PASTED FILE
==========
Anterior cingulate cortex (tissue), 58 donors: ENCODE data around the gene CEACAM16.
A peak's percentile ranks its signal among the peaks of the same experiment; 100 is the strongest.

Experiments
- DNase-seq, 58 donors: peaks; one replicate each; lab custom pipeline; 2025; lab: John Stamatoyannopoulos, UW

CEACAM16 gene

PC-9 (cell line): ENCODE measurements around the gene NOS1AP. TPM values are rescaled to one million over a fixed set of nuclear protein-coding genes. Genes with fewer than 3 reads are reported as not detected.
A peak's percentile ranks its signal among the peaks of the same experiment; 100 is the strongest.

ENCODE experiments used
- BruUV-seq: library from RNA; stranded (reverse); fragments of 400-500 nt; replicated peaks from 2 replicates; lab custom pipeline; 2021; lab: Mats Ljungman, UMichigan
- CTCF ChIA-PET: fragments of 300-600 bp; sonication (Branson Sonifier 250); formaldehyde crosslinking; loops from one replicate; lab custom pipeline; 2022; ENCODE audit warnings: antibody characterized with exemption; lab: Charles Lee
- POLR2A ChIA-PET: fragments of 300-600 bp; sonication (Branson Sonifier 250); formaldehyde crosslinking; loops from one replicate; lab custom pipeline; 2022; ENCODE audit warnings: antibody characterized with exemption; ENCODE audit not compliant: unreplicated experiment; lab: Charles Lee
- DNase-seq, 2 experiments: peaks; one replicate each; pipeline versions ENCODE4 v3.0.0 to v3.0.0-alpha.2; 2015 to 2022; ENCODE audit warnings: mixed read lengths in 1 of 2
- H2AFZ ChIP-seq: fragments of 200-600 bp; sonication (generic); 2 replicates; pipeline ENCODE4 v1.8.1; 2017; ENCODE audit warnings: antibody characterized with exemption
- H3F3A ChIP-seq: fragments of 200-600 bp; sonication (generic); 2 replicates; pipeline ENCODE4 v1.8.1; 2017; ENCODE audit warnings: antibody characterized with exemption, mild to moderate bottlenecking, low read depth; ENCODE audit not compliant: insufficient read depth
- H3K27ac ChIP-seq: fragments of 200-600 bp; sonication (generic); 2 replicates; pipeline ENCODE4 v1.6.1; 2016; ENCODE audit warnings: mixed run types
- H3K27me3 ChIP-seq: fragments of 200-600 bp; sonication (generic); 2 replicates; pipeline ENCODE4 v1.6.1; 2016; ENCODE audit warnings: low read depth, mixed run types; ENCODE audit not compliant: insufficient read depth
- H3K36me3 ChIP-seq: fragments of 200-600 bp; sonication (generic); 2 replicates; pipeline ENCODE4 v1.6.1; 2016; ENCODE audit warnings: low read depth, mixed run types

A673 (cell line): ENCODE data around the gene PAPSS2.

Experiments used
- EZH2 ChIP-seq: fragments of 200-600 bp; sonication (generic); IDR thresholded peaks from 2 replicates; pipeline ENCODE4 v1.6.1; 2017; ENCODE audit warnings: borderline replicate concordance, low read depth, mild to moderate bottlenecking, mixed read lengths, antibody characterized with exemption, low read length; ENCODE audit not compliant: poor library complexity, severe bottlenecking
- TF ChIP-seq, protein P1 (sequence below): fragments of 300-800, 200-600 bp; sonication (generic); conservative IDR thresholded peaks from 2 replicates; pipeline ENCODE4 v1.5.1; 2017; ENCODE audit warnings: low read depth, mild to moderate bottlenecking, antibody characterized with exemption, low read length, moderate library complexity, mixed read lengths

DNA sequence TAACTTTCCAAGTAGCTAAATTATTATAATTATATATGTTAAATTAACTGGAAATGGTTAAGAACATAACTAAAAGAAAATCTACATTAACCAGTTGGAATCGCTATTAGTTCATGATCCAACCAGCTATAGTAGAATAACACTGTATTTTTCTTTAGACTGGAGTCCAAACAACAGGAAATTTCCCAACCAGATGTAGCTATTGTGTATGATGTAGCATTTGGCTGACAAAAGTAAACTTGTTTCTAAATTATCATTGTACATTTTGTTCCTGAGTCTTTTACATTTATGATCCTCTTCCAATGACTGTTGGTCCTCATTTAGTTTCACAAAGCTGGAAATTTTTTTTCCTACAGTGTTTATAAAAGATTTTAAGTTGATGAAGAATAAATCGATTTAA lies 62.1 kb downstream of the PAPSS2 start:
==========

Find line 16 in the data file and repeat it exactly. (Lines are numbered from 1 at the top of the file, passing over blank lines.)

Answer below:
- H3K27me3 ChIP-seq: fragments of 200-600 bp; sonication (generic); 2 replicates; pipeline ENCODE4 v1.6.1; 2016; ENCODE audit warnings: low read depth, mixed run types; ENCODE audit not compliant: insufficient read depth